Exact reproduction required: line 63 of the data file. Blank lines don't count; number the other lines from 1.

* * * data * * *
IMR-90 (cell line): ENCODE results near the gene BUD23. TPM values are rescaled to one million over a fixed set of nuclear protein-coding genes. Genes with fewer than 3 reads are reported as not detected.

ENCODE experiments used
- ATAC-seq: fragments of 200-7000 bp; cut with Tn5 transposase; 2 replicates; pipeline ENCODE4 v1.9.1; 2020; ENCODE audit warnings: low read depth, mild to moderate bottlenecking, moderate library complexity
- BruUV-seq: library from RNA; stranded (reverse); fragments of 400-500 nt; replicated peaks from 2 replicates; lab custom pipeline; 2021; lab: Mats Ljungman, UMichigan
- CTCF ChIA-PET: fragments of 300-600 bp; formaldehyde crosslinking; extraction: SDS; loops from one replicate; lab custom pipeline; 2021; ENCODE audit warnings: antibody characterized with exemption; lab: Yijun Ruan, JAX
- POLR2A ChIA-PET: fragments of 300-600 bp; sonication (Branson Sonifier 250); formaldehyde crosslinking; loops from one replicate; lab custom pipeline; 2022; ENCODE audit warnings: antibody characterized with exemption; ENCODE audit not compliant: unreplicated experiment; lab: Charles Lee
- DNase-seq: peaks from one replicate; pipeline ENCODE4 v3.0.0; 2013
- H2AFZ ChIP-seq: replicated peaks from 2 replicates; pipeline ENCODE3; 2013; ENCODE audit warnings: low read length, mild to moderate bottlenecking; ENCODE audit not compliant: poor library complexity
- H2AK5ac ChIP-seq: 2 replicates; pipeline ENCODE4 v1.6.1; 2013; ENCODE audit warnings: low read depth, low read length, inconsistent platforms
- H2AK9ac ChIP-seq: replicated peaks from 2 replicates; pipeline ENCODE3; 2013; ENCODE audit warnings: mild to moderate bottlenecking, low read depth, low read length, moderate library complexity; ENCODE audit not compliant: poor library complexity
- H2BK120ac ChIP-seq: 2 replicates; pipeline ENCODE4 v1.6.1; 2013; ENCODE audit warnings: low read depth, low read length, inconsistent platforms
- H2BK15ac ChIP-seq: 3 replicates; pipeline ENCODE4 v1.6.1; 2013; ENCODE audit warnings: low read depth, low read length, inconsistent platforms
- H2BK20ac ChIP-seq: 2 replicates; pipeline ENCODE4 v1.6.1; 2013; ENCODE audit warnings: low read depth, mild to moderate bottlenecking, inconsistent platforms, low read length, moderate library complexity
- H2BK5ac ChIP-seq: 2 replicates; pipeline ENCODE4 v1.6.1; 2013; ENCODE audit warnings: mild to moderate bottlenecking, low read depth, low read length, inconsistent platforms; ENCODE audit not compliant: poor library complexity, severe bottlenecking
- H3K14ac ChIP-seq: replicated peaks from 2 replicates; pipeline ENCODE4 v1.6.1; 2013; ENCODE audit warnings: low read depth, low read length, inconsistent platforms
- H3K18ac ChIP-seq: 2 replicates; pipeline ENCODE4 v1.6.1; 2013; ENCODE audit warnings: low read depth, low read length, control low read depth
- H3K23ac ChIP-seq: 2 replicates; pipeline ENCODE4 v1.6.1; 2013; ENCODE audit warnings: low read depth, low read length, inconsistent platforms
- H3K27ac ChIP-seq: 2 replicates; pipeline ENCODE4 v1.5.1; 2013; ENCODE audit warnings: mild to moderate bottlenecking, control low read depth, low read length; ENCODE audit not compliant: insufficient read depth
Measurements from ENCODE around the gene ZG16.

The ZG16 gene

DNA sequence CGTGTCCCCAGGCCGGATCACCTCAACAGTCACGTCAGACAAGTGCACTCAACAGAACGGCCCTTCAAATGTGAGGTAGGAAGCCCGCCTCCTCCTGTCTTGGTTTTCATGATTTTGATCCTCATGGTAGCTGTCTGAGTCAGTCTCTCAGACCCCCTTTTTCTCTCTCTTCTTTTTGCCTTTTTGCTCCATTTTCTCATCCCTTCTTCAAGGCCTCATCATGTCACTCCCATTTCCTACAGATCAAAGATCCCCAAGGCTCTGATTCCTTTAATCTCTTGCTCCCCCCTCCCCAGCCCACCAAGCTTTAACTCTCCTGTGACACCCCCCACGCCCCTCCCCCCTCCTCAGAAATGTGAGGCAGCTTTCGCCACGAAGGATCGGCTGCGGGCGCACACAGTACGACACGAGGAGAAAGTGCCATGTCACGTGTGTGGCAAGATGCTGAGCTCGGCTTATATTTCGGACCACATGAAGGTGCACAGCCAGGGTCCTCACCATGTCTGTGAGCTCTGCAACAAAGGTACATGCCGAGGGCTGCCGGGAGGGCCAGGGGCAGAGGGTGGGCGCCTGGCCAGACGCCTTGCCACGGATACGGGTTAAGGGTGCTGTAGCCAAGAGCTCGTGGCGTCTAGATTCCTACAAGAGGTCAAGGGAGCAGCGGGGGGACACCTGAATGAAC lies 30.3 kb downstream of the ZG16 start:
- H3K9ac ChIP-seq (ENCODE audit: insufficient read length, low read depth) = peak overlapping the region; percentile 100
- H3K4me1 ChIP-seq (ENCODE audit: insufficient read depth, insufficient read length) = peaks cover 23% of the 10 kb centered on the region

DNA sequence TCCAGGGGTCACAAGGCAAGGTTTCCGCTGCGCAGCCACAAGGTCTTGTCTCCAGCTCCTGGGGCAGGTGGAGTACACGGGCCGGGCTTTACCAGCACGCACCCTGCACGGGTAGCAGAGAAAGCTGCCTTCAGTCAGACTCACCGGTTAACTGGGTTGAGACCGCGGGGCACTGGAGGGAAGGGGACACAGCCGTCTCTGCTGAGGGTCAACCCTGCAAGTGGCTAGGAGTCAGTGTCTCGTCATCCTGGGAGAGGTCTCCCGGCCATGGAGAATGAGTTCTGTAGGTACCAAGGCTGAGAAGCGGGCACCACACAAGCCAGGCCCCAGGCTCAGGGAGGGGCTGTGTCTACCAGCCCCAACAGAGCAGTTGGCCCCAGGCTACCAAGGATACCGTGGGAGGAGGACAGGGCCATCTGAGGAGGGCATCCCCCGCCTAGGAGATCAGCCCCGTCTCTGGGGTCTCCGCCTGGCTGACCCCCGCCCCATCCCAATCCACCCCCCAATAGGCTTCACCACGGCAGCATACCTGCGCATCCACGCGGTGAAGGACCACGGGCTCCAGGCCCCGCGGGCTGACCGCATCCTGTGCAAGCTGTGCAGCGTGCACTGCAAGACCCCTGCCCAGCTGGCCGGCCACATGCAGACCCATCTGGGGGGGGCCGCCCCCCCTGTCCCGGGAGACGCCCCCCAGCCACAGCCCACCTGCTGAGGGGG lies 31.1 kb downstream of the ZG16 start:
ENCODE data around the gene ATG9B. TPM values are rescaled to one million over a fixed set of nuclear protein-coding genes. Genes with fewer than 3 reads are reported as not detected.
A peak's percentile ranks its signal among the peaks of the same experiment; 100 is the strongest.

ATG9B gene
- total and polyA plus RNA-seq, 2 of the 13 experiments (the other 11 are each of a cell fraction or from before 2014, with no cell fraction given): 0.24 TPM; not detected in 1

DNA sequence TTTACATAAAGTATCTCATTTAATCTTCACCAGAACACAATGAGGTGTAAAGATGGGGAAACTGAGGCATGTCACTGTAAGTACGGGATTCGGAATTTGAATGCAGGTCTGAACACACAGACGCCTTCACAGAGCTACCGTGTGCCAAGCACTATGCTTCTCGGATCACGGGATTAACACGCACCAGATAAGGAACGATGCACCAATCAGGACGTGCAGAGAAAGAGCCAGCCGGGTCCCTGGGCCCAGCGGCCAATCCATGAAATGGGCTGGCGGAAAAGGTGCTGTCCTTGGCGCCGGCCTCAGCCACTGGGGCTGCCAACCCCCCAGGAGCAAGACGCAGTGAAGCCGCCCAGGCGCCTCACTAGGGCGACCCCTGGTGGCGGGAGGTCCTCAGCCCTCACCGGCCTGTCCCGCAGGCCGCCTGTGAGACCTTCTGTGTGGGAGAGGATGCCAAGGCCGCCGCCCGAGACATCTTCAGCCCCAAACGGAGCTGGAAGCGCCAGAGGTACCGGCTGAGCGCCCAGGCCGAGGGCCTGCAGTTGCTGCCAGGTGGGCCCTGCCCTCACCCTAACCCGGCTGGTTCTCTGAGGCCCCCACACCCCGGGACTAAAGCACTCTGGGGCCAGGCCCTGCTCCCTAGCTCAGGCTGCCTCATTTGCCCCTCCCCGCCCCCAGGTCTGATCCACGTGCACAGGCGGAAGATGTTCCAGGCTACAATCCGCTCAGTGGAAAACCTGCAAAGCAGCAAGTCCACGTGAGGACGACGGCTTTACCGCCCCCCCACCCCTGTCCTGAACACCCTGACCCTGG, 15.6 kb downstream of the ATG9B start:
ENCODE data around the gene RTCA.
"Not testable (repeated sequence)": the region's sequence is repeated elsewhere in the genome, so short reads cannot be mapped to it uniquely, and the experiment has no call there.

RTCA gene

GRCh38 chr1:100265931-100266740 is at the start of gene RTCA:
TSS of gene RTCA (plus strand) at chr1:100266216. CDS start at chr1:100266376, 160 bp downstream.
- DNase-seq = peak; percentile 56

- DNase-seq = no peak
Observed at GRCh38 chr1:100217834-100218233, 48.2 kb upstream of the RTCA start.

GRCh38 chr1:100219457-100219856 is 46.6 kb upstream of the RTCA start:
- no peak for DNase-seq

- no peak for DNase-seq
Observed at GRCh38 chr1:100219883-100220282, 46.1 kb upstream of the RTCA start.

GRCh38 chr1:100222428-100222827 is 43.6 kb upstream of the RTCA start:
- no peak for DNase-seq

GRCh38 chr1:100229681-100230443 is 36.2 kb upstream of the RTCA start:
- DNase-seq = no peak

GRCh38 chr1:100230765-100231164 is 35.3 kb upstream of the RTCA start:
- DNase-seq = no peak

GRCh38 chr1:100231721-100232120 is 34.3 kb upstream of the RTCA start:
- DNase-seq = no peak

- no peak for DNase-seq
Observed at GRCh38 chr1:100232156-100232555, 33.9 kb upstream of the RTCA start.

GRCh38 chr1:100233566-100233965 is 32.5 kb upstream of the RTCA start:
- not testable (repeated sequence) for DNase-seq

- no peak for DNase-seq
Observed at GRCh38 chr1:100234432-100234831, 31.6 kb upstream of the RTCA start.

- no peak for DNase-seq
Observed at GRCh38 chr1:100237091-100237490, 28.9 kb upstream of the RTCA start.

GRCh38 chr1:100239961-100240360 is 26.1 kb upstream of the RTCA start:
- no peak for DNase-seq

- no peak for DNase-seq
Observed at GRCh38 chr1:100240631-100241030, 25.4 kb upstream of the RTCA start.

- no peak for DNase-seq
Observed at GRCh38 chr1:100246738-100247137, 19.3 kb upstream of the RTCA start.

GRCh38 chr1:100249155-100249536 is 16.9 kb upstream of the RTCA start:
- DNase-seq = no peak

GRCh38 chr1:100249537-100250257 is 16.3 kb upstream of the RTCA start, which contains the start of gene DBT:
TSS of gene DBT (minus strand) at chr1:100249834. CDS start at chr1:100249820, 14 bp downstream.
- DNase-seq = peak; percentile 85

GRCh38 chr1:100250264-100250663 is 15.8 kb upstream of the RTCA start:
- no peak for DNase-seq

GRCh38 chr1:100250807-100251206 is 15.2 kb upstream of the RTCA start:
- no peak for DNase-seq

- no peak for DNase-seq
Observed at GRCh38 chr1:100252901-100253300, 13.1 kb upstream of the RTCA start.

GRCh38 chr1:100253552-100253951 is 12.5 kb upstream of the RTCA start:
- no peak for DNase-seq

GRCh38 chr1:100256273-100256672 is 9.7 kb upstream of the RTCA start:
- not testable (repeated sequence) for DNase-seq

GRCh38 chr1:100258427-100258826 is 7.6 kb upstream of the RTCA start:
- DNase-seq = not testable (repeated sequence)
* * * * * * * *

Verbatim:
Observed at GRCh38 chr1:100246738-100247137, 19.3 kb upstream of the RTCA start.